Recent findings support the notion that rhythmic expression of circadian genes exists not only in the brain but in several other tissues (3,4). Along these lines, we have shown clock gene expression in human adipose tissue (AT) (5) and demonstrated that this expression was associated with different components of the MetS (5). An important question is whether this circadian clockwork can oscillate accurately and independently of the suprachiasmatic nucleus (SCN) in human AT and whether other genes are controlled by this process.
The objective of the present research was to analyze the circadian expression of the clock genes hPer2, hBmal1 and hCry1 in AT explants from morbid obese women from subcutaneous (SAT) and visceral (VAT) AT, in order to elucidate whether this circadian clockwork can oscillate accurately and independently of the SCN and if glucocorticoid metabolism-related genes such as that glucocorticoid receptor (hGr) and 11-hydroxysteroid dehydrogenase 1 (h11Hsd1) and the master transcription factor peroxisome proliferator activated receptor (hPPAR) are controlled by clock genes.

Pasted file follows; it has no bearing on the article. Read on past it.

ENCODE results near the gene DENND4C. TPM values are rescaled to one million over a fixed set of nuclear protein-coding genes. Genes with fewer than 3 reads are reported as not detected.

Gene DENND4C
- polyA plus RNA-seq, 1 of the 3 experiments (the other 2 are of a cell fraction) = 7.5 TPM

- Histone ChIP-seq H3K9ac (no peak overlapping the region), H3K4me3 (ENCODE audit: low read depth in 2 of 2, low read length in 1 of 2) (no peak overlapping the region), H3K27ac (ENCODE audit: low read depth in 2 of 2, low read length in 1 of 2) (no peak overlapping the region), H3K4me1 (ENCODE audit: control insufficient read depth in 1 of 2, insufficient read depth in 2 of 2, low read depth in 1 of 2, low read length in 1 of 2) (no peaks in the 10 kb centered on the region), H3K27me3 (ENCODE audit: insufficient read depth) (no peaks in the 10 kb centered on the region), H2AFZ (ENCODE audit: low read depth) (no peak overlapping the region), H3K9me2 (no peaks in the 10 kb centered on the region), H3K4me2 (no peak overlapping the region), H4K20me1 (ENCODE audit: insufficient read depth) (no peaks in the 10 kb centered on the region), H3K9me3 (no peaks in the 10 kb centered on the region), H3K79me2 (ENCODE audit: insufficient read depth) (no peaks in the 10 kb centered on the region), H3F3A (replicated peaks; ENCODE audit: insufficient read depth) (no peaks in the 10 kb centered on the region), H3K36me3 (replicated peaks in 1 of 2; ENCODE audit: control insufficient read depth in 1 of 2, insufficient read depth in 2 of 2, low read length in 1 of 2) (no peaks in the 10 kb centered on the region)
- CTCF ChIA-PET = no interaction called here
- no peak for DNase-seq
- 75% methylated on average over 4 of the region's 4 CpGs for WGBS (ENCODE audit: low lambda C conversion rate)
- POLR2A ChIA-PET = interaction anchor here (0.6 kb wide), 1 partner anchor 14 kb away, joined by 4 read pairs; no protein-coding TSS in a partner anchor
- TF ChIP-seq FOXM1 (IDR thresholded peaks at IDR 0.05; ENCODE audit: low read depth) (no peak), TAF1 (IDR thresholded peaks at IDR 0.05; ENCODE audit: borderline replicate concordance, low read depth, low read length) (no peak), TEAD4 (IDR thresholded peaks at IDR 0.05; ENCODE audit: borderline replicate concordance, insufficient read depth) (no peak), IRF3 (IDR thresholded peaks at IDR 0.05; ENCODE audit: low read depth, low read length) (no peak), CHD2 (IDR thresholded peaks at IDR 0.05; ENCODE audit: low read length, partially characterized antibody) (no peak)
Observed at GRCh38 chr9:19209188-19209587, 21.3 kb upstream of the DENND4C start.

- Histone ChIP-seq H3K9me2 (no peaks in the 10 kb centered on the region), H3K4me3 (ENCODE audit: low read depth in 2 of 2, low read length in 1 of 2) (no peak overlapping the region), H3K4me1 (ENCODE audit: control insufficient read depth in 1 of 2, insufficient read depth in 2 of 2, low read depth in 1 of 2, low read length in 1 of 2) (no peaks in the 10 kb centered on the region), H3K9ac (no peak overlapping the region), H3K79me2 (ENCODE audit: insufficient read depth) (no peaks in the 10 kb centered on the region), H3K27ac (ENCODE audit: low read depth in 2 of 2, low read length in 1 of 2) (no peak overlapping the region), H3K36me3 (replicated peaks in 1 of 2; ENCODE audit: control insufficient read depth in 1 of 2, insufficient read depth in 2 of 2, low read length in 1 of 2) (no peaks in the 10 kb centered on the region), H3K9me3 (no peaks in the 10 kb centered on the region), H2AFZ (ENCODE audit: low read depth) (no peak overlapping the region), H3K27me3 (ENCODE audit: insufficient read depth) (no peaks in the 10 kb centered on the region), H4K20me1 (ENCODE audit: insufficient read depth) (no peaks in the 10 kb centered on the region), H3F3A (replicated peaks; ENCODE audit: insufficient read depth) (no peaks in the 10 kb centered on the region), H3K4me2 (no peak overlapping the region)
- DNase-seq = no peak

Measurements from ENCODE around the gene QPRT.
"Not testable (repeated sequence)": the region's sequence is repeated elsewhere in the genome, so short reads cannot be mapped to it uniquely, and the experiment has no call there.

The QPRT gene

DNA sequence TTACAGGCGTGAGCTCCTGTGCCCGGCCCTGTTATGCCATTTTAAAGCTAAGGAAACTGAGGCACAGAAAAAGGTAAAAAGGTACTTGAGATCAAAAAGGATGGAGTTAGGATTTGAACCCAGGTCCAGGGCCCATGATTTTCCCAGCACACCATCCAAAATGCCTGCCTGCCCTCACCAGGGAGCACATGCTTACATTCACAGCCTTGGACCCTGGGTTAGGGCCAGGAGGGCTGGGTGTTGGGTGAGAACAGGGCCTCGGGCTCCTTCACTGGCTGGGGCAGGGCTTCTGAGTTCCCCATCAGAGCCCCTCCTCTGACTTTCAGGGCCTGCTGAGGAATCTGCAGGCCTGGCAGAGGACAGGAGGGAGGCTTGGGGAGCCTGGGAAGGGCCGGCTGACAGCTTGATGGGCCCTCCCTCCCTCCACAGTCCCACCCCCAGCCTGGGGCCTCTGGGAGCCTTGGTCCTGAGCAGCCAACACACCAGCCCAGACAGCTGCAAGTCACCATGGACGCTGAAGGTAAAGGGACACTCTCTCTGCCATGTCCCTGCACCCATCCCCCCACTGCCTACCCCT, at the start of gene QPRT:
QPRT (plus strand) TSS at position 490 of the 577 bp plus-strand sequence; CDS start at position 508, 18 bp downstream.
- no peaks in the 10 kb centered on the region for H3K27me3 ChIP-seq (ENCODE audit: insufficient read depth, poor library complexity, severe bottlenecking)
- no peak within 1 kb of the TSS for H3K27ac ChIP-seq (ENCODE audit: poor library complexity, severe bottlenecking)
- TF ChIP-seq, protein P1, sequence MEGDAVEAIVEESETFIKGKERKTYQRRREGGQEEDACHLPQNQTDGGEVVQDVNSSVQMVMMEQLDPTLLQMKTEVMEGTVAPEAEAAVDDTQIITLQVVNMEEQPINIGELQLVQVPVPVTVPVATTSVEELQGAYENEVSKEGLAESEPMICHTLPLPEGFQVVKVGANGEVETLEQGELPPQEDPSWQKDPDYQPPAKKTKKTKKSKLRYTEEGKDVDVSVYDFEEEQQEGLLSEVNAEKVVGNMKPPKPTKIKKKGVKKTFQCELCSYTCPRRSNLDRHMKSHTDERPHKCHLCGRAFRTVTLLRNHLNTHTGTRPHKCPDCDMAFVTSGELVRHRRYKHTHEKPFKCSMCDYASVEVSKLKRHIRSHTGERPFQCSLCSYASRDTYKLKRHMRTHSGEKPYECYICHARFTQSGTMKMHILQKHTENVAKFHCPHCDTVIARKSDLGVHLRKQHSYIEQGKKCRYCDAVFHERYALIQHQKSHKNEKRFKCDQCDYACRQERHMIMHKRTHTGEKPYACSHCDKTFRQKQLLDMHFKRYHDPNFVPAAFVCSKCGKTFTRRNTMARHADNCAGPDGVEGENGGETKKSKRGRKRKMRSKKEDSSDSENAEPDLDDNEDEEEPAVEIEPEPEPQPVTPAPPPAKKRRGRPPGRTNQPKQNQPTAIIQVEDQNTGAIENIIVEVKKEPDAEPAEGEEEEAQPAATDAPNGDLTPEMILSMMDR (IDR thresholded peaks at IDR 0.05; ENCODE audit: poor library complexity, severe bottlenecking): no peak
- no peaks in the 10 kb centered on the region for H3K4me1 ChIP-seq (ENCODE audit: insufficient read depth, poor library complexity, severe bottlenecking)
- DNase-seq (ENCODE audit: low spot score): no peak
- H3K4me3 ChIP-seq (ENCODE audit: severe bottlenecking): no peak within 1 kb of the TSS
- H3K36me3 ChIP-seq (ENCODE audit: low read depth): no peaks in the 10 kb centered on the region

Full article: Obesity research journal – http://www.nature.com/oby/journal/vaop/ncurrent/full/oby2009164a.html
Wikipedia on circadian clocks:
The primary circadian “clock” in mammals is located in the suprachiasmatic nucleus (or nuclei) (SCN), a pair of distinct groups of cells located in the hypothalamus. Destruction of the SCN results in the complete absence of a regular sleep/wake rhythm. The SCN receives information about illumination through the eyes. The retina of the eyes contains not only “classical” photoreceptors but also photoresponsive retinal ganglion cells. These cells, which contain a photo pigment called melanopsin, follow a pathway called the retinohypothalamic tract, leading to the SCN. If cells from the SCN are removed and cultured, they maintain their own rhythm in the absence of external cues.